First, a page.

The apparent lack of support for the V.O has had me worried that it might be pulled (I say apparent because for all I know, the place is teeming on the days I’m not there).

Sure enough, for the last two weeks the V.O. movie has been absent from Gran Sur. They say that it might be back, but if they don’t re-introduce it I’ll be gutted.

I’ve been a massive fan of the movies since leafing through my mum’s Photoplays when I was knee high to a popcorn seller. I love movies and I especially get a thrill out of seeing them at the cinema.

And because I feel this way about films, I won’t watch dubbed ones.

You might think that as I live in Spain, I should watch movies in Spanish. I do…but only Spanish movies. I also watch French, Chinese, Brazilian, Swedish movies etc…all in their original language (with English subtitles of course).

Movies aren’t just about the visuals – without the performance of the actor, the movie is nothing. And that’s why dubbing is irritating in the extreme.

Dubbing lessens a movie (well maybe not one with Van Damme, Steven Seagal or Chuck Norris). You can’t tell whether a film is good or bad when you’re listening to some wooden performance from a professional dubber. Where’s the richness of voice? Where’s the emotion? Where’s the intonation or the subtlety in the performance? With dubbing you lose all of that…and subsequently you also lose the soul of the movie.

How can people who watch dubbed movies know how good an actor Leo DiCaprio or Brad Pitt is? The answer is that they can’t.

The Spy Who Came in From the Cold was on Spanish TV last week. I’d forgotten how delicious Richard Burton’s voice was. Imagine casting those rich vocals aside for some part-timer from Valencia with a voice that grates like nails down a board.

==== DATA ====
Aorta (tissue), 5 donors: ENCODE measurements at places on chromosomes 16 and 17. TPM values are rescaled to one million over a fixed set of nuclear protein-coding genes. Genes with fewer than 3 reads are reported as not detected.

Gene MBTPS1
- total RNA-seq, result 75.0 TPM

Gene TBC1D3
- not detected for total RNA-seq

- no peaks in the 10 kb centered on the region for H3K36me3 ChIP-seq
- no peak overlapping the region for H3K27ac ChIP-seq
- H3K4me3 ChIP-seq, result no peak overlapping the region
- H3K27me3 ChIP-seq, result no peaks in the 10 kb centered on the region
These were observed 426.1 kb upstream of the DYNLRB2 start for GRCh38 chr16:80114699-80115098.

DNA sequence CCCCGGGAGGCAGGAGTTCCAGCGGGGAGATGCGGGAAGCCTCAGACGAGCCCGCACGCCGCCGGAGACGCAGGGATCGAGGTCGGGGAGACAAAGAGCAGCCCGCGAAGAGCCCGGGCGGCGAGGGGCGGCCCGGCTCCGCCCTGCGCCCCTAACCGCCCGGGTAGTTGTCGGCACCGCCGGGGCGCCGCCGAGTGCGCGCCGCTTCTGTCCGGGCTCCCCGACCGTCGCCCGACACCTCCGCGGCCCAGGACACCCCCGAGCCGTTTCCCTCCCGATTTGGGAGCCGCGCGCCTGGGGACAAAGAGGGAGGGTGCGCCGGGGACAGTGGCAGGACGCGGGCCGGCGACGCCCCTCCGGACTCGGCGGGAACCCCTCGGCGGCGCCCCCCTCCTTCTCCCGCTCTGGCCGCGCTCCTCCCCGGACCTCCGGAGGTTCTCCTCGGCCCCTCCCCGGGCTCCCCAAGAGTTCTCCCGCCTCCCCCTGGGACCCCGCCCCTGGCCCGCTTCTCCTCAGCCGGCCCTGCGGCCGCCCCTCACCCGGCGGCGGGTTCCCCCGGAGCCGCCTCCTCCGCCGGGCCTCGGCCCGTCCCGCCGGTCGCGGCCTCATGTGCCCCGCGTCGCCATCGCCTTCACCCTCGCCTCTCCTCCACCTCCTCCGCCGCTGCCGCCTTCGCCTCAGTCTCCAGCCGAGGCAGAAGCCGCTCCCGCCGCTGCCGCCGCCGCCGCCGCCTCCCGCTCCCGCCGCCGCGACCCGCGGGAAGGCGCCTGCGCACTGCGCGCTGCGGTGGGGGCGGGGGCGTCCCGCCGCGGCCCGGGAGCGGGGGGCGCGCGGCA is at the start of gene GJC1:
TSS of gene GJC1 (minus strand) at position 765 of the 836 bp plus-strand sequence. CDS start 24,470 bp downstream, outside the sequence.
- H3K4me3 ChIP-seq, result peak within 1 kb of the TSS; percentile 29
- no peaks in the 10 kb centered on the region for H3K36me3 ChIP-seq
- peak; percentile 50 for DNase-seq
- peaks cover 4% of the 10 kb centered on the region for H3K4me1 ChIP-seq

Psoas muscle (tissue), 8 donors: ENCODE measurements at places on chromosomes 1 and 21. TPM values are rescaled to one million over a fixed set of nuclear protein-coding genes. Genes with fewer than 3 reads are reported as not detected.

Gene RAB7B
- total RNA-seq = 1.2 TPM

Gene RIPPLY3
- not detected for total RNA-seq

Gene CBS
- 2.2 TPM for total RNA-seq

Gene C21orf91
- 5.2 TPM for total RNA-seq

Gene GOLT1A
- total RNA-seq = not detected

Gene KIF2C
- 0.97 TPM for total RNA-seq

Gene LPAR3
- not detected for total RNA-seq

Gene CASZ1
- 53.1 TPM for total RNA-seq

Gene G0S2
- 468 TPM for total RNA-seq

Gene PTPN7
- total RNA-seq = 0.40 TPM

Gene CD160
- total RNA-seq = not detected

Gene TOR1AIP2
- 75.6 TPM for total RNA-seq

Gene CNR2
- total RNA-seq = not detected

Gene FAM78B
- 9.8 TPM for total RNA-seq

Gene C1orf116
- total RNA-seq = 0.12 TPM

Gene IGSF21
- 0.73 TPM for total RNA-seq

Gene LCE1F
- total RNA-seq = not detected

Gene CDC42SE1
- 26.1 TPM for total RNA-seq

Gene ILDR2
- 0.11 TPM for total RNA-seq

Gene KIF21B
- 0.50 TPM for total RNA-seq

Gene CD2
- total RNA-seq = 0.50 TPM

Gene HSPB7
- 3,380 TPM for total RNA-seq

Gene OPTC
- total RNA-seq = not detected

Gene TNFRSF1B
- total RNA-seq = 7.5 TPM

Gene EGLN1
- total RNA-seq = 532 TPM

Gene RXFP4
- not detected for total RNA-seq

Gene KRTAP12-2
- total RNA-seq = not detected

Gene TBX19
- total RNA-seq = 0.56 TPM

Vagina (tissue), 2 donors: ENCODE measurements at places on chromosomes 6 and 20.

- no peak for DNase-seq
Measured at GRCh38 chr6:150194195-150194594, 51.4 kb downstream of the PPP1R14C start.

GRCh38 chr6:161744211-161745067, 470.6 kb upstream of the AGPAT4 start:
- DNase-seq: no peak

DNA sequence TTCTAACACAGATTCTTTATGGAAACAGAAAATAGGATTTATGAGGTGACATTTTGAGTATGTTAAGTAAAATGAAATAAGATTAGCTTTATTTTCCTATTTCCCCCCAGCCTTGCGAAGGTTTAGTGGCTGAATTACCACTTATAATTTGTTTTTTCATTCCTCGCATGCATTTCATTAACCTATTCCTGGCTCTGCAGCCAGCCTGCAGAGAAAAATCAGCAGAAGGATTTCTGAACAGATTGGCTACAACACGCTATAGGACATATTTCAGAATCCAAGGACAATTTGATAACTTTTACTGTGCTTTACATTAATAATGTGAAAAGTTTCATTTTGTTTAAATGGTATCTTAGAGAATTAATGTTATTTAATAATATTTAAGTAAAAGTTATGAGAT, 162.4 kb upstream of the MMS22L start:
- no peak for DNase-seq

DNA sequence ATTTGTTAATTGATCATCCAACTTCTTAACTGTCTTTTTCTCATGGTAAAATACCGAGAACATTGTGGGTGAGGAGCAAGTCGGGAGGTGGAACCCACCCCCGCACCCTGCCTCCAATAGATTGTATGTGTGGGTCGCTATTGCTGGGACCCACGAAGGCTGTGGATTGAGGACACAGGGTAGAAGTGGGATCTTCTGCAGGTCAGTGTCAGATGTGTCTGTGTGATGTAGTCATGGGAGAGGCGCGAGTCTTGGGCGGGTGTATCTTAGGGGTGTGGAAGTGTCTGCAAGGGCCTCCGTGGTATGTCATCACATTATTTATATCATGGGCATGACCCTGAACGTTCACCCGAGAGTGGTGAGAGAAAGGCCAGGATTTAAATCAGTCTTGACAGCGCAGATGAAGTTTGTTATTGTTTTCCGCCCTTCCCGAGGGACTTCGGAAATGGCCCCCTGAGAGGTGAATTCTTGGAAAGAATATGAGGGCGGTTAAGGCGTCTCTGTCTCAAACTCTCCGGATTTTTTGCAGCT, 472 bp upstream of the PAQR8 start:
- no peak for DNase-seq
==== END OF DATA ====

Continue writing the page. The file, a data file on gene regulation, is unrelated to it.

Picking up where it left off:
It would simply be a crime.

Apart from the stunning vistas, one of the first things that caught my eye in the Atlas Mountains in Morocco was that even in remote Berber villages, where access was by dirt track only and houses were mostly made from mud and dirt, ramshackle signs on the sides of buildings advertised their owners’ websites.

I’d already noticed that riads in Marrakech had particularly good websites compared to Tenerife where websites can still be conspicuous by their absence. But in remote villages the contrast was all the more noticeable.

It was a surprise to find that a poor and relatively underdeveloped country seemed more advanced in IT terms than its more affluent off-shore European neighbour.

I mentioned this to a guide at one point. His answer was simple, yet possibly glaringly obvious, and revealed what spoke volumes about the differences between Tenerife and Morocco in relation to attitudes regarding using the internet as a promotional tool.

“We have had to work hard for our tourists.”

Touché